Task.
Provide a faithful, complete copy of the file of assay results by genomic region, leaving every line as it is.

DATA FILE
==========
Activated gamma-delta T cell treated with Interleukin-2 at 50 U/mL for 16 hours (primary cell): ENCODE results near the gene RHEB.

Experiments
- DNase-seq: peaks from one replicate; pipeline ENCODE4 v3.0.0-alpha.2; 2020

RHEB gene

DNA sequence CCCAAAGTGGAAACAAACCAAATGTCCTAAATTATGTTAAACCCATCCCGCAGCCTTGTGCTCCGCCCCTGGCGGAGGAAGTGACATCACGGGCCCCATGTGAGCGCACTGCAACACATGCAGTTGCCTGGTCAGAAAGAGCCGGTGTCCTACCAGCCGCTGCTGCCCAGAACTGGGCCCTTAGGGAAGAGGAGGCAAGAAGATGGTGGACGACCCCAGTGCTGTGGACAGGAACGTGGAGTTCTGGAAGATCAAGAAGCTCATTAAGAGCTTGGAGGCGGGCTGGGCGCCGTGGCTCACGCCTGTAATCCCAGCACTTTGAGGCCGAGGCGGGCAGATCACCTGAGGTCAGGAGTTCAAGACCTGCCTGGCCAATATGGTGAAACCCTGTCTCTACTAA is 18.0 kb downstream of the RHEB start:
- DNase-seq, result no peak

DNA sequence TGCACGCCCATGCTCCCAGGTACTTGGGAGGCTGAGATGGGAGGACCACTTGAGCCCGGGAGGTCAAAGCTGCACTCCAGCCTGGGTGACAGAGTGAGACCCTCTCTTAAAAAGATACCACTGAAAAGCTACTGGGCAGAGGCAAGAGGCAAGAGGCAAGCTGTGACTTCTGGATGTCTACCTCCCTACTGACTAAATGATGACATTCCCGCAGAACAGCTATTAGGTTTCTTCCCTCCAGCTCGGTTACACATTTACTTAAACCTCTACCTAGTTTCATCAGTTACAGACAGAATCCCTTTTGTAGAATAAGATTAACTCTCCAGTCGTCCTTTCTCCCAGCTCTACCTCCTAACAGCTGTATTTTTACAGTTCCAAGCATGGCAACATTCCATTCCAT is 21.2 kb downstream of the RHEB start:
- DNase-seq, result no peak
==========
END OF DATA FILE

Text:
Activated gamma-delta T cell treated with Interleukin-2 at 50 U/mL for 16 hours (primary cell): ENCODE results near the gene RHEB.

Experiments
- DNase-seq: peaks from one replicate; pipeline ENCODE4 v3.0.0-alpha.2; 2020

RHEB gene

DNA sequence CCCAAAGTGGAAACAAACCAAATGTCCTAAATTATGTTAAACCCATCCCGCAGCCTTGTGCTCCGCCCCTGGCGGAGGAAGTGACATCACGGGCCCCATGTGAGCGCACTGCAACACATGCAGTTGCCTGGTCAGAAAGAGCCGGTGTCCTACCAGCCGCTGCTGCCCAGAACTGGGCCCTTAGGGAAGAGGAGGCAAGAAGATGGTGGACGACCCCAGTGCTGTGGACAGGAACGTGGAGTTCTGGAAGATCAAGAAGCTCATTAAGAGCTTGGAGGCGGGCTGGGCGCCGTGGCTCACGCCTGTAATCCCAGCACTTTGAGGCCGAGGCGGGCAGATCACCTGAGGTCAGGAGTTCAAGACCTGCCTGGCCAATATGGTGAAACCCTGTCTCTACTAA is 18.0 kb downstream of the RHEB start:
- DNase-seq, result no peak

DNA sequence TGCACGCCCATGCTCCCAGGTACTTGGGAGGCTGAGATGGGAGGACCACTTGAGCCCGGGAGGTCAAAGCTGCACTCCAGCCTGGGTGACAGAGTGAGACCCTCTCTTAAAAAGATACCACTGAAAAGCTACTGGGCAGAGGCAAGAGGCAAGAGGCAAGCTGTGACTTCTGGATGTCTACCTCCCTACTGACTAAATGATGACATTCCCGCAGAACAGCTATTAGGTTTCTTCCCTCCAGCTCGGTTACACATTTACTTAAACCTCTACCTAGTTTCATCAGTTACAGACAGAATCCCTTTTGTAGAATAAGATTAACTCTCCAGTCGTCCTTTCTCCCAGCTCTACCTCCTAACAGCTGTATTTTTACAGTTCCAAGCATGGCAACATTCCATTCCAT is 21.2 kb downstream of the RHEB start:
- DNase-seq, result no peak